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Unwanted land titles could put an end to homelessness in Jackson County

Tiny homes in Hope Village on McAndrews Road in Medford. Non-profit Rogue Retreat is working to create more villages but said finding land is difficult. (KTVL/Megan Willgoos)
Tiny homes in Hope Village on McAndrews Road in Medford. Non-profit Rogue Retreat is working to create more villages but said finding land is difficult. (KTVL/Megan Willgoos)
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Non-profit organization Rogue Retreat is working to overcome homelessness in Southern Oregon one project at a time. Yet, one major hurdle that stands in the way of making this happen is finding the land to do so.

"We need to continue looking for spaces like the Urban Campground where we can organize and tell people that this is where you can go to and then we can provide wraparound support to those individuals there," Rogue Retreat Development Director Matthew Vorderstrasse said. "We just need to identify the space and the community that it can be placed into and iron out the details as we go forward. But really, just having that large piece of land at this point is kind of the biggest barrier."

Eagle Point resident Andrea Jansen became a Rogue Retreat Steering Committee member after returning from a similar project in Austin, Texas, in 2019. The Community First project is a village home to 250 people that sits on 25 acres of land with access to all the necessities plus a community center, bus stop, and an arts and crafts center.

"We (Jackson County) could do that here as long as we find that land," Jansen said. "There's got to be someone out there who, for instance, doesn't have anyone to leave their land that could donate it to a cause like Rogue Retreat."

The non-profit has five housing and shelter programs that meet people at their basic needs and de-escalate them out of any crisis they may be experiencing. Vorderstrasse said once they do this, they can get them back from a survival mentality into a community-minded mentality.

"I worked as a work camper, which means that I exchanged my talents as an artist for a free place to park my RV and one month turned into nine," Jansen said. "It was such an eye-opening experience for me. It just transformed me completely, and when I returned here to Eagle Point, I volunteered to work here at Hope Village."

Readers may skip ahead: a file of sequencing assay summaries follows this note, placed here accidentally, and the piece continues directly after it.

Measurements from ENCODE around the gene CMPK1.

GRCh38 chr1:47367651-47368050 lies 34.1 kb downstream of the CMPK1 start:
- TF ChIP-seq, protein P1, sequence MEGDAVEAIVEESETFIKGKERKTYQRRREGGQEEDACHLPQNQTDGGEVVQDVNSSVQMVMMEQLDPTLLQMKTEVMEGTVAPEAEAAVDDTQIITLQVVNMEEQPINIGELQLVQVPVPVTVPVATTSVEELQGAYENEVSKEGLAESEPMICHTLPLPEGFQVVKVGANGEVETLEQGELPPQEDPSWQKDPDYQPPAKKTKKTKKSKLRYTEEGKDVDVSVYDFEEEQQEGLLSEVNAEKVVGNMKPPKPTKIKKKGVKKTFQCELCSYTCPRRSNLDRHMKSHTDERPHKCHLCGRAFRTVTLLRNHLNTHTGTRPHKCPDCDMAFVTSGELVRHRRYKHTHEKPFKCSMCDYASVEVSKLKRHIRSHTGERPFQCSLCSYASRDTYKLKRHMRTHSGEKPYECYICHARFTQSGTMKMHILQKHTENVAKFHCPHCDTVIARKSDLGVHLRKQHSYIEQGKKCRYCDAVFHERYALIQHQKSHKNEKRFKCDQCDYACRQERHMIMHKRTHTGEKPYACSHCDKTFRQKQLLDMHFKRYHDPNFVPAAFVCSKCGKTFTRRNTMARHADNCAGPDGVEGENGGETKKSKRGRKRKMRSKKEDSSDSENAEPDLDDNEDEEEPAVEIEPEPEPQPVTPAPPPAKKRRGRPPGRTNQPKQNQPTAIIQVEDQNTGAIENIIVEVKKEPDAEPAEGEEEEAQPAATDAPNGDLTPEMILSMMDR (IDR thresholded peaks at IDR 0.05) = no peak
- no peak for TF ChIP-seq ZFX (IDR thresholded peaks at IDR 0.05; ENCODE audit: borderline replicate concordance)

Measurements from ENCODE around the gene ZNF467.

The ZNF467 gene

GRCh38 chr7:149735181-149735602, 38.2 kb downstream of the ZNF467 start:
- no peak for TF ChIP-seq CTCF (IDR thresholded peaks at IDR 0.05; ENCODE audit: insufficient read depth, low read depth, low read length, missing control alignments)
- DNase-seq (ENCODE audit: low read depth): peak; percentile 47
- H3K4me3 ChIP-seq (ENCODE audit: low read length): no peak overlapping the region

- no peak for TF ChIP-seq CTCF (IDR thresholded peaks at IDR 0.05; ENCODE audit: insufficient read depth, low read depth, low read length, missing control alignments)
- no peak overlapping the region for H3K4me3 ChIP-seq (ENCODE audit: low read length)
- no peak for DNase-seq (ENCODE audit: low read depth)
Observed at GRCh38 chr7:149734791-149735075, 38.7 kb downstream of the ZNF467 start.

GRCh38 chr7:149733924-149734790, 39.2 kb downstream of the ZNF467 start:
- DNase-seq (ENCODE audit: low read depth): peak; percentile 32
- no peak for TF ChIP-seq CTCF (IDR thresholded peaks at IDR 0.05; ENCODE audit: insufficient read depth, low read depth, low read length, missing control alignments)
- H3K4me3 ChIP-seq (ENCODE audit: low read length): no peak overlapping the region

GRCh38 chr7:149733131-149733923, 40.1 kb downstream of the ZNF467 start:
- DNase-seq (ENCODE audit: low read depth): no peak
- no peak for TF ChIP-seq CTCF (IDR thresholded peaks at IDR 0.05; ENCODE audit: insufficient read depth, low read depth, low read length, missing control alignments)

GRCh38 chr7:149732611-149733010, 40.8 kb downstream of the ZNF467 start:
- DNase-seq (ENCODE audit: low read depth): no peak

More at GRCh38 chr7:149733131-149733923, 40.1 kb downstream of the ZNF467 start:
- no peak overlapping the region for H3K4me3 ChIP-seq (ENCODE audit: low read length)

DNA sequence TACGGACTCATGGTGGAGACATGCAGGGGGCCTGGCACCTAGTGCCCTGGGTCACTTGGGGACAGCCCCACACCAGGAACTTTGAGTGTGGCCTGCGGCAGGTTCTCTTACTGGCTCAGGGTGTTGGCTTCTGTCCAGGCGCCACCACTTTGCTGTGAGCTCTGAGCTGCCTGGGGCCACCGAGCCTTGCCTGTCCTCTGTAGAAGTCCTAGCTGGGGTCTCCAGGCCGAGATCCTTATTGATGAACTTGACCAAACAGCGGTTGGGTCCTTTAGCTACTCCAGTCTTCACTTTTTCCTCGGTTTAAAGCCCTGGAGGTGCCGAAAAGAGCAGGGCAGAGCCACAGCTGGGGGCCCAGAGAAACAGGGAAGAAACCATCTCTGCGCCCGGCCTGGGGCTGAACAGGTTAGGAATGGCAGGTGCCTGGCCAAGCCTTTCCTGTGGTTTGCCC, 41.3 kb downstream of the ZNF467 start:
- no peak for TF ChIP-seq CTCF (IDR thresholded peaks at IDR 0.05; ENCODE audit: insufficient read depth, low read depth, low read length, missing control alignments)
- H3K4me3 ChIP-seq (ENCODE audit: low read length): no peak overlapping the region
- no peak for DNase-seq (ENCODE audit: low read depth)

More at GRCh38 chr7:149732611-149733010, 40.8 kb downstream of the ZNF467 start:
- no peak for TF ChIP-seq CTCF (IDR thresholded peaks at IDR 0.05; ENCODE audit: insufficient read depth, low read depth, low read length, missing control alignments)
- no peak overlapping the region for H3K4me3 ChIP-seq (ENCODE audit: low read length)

Jansen brought her artistic talents into Hope Village and painted five murals inside its visitor center. Vorderstrasse said she did a lot more than bring her paintbrush to the table, though.

"We were really privileged to be able to bring her (Jansen) into the whole village project and help kind of advise us as we go forward," Volderstrasse said. "Ultimately, what we know that we want to do here in Southern Oregon is we want to create a community much like Community First Village, where we can create that that master plan community that can be people's forever homes that they need to be."

Medford City Council passed a new prohibited camping ordinance on April 1 that bans tents in the city all year round and camping on Bear Creek Greenway during fire season. Volderstrasse said Rogue Retreat stands neutral on this ordinance but thinks the city does need to start looking at places for the homeless to go.

"Our standpoint is if we are going to prohibit people from being in a certain area, then we need to continue finding spaces for them to be," Volderstrasse said. "I would just love to see a community that really embraces alternative housing solutions and then also comes together to work on the bigger issue, which is getting more affordable housing built. I would love for Southern Oregon to become kind of the measure for success, for how to overcome homelessness in your community and build people back up."

Rogue Retreat is working to build more tiny home villages, such as their newest 12-unit village called Heart Village. Jansen said this is a step in the right direction to solving the homelessness problem in Jackson County, but more could be done.

"I think the government should step up to the plate here and buy some of these old properties or old RV parks or old properties that are abandoned," Jansen said. "All they really need to do is throw down some concrete slabs, put in some utilities, and start charging rent. I exist on Social Security, and I would be much happier just to go ahead and give my rent back to the government rather than to some slumlord."

On top of finding land and money to help solve the homelessness crisis, Jansen said the smallest of gestures could turn a homeless resident's life around. If you see a homeless person on the street, she said to show empathy and wave at them instead of ignoring them.

"That's the hardest thing for someone who's down and out is to feel that they're ignored and have absolutely no value in society," Jansen said. "And so I think that as a group, if we can look at the homeless with more compassion, then it would just inevitably lead to housing solutions for the people on the streets."

During Jansen's nine months in Texas, she was interviewed for a documentary called "Community First, A Home for the Homeless." The documentary will air for the first time on the PBS World Channel in Medford on channels KFTS World and KSYS World April 6 at 4 p.m. Jansen said the film represents all of what projects like Rogue Retreat and Community First can achieve.

"It takes more than four walls and a roof to solve homelessness," Jansen said. "It's a community effort. You know, when they say it takes a village, it really does."

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